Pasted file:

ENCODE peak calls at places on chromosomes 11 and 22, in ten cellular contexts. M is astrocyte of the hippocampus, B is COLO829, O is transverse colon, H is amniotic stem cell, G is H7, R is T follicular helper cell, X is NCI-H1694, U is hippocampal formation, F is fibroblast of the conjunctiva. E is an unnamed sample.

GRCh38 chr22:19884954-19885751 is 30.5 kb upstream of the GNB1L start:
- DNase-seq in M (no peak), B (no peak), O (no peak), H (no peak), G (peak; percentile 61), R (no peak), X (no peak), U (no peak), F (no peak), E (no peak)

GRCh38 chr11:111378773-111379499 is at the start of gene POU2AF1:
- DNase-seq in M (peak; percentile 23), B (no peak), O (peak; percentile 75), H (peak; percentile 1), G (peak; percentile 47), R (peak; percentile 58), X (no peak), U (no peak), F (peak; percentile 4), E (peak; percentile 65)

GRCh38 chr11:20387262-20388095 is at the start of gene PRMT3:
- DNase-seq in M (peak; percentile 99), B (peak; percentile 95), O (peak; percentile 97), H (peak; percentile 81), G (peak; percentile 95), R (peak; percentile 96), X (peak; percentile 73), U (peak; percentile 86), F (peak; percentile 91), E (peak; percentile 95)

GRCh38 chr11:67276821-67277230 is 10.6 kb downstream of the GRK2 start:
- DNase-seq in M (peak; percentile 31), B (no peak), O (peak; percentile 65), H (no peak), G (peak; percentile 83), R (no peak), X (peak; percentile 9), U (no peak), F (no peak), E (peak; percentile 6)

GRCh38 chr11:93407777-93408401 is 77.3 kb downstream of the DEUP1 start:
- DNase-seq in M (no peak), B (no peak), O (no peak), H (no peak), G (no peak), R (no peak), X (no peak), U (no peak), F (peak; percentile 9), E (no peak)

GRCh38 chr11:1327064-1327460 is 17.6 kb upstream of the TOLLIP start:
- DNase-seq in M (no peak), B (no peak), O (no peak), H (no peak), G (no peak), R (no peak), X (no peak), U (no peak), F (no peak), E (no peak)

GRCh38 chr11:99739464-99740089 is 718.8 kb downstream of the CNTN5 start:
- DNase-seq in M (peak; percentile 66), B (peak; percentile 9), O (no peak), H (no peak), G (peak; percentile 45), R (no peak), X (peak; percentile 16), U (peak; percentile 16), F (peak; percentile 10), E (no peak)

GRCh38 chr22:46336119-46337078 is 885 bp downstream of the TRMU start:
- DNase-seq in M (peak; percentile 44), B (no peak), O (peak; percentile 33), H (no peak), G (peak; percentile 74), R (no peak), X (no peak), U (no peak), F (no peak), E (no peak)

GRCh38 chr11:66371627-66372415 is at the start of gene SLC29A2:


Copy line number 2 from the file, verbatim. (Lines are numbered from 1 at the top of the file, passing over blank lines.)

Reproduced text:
GRCh38 chr22:19884954-19885751 is 30.5 kb upstream of the GNB1L start: